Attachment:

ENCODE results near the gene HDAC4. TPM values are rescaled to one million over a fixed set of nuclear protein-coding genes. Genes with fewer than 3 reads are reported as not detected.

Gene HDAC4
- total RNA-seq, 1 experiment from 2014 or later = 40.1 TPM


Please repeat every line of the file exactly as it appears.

ENCODE results near the gene HDAC4. TPM values are rescaled to one million over a fixed set of nuclear protein-coding genes. Genes with fewer than 3 reads are reported as not detected.

Gene HDAC4
- total RNA-seq, 1 experiment from 2014 or later = 40.1 TPM